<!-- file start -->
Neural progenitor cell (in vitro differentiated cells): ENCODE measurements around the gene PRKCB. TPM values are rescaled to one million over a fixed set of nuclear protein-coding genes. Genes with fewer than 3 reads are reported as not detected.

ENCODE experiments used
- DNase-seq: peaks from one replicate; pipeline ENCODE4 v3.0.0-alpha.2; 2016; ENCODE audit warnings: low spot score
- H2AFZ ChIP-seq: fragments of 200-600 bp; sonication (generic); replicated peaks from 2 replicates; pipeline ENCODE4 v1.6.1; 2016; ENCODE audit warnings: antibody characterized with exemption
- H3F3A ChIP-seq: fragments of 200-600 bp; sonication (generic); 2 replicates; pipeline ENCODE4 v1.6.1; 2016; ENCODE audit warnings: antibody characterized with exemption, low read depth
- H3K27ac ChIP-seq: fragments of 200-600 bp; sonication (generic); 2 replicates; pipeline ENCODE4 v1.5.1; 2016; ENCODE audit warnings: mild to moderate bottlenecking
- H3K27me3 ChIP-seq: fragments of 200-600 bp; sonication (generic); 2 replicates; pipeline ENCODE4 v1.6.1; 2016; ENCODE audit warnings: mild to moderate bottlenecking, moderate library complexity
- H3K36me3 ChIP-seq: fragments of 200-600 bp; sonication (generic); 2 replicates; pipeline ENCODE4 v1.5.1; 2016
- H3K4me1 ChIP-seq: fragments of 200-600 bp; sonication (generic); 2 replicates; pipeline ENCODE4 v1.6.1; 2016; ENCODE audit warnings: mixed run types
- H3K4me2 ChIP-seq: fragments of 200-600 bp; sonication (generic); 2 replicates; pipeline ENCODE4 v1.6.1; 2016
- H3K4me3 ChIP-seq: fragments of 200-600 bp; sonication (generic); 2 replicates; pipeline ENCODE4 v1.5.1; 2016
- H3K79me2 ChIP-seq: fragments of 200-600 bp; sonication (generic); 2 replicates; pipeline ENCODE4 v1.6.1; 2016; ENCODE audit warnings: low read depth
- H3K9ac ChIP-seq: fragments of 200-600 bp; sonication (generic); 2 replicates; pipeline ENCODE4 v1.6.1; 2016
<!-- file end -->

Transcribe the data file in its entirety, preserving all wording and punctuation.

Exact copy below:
Neural progenitor cell (in vitro differentiated cells): ENCODE measurements around the gene PRKCB. TPM values are rescaled to one million over a fixed set of nuclear protein-coding genes. Genes with fewer than 3 reads are reported as not detected.

ENCODE experiments used
- DNase-seq: peaks from one replicate; pipeline ENCODE4 v3.0.0-alpha.2; 2016; ENCODE audit warnings: low spot score
- H2AFZ ChIP-seq: fragments of 200-600 bp; sonication (generic); replicated peaks from 2 replicates; pipeline ENCODE4 v1.6.1; 2016; ENCODE audit warnings: antibody characterized with exemption
- H3F3A ChIP-seq: fragments of 200-600 bp; sonication (generic); 2 replicates; pipeline ENCODE4 v1.6.1; 2016; ENCODE audit warnings: antibody characterized with exemption, low read depth
- H3K27ac ChIP-seq: fragments of 200-600 bp; sonication (generic); 2 replicates; pipeline ENCODE4 v1.5.1; 2016; ENCODE audit warnings: mild to moderate bottlenecking
- H3K27me3 ChIP-seq: fragments of 200-600 bp; sonication (generic); 2 replicates; pipeline ENCODE4 v1.6.1; 2016; ENCODE audit warnings: mild to moderate bottlenecking, moderate library complexity
- H3K36me3 ChIP-seq: fragments of 200-600 bp; sonication (generic); 2 replicates; pipeline ENCODE4 v1.5.1; 2016
- H3K4me1 ChIP-seq: fragments of 200-600 bp; sonication (generic); 2 replicates; pipeline ENCODE4 v1.6.1; 2016; ENCODE audit warnings: mixed run types
- H3K4me2 ChIP-seq: fragments of 200-600 bp; sonication (generic); 2 replicates; pipeline ENCODE4 v1.6.1; 2016
- H3K4me3 ChIP-seq: fragments of 200-600 bp; sonication (generic); 2 replicates; pipeline ENCODE4 v1.5.1; 2016
- H3K79me2 ChIP-seq: fragments of 200-600 bp; sonication (generic); 2 replicates; pipeline ENCODE4 v1.6.1; 2016; ENCODE audit warnings: low read depth
- H3K9ac ChIP-seq: fragments of 200-600 bp; sonication (generic); 2 replicates; pipeline ENCODE4 v1.6.1; 2016